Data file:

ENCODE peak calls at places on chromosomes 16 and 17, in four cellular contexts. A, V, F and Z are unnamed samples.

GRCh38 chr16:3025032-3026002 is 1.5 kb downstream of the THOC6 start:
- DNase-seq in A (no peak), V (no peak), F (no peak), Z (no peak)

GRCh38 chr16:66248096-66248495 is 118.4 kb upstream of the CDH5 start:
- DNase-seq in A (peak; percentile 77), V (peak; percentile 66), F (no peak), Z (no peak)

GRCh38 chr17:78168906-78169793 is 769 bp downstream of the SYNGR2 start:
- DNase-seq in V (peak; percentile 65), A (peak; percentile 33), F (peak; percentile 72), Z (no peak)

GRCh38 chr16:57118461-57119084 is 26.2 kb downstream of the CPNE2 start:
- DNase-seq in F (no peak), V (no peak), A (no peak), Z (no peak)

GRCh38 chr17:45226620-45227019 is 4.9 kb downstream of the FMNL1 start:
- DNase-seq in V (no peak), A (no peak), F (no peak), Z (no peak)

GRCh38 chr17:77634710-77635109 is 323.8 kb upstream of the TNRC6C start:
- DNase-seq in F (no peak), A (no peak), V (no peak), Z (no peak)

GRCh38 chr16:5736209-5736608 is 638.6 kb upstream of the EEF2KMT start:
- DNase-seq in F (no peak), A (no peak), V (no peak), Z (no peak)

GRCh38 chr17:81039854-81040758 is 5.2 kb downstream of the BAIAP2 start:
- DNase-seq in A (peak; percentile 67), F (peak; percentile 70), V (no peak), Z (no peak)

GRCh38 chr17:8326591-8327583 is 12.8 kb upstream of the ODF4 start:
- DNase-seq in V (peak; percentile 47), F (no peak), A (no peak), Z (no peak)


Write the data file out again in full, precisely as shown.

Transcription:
ENCODE peak calls at places on chromosomes 16 and 17, in four cellular contexts. A, V, F and Z are unnamed samples.

GRCh38 chr16:3025032-3026002 is 1.5 kb downstream of the THOC6 start:
- DNase-seq in A (no peak), V (no peak), F (no peak), Z (no peak)

GRCh38 chr16:66248096-66248495 is 118.4 kb upstream of the CDH5 start:
- DNase-seq in A (peak; percentile 77), V (peak; percentile 66), F (no peak), Z (no peak)

GRCh38 chr17:78168906-78169793 is 769 bp downstream of the SYNGR2 start:
- DNase-seq in V (peak; percentile 65), A (peak; percentile 33), F (peak; percentile 72), Z (no peak)

GRCh38 chr16:57118461-57119084 is 26.2 kb downstream of the CPNE2 start:
- DNase-seq in F (no peak), V (no peak), A (no peak), Z (no peak)

GRCh38 chr17:45226620-45227019 is 4.9 kb downstream of the FMNL1 start:
- DNase-seq in V (no peak), A (no peak), F (no peak), Z (no peak)

GRCh38 chr17:77634710-77635109 is 323.8 kb upstream of the TNRC6C start:
- DNase-seq in F (no peak), A (no peak), V (no peak), Z (no peak)

GRCh38 chr16:5736209-5736608 is 638.6 kb upstream of the EEF2KMT start:
- DNase-seq in F (no peak), A (no peak), V (no peak), Z (no peak)

GRCh38 chr17:81039854-81040758 is 5.2 kb downstream of the BAIAP2 start:
- DNase-seq in A (peak; percentile 67), F (peak; percentile 70), V (no peak), Z (no peak)

GRCh38 chr17:8326591-8327583 is 12.8 kb upstream of the ODF4 start:
- DNase-seq in V (peak; percentile 47), F (no peak), A (no peak), Z (no peak)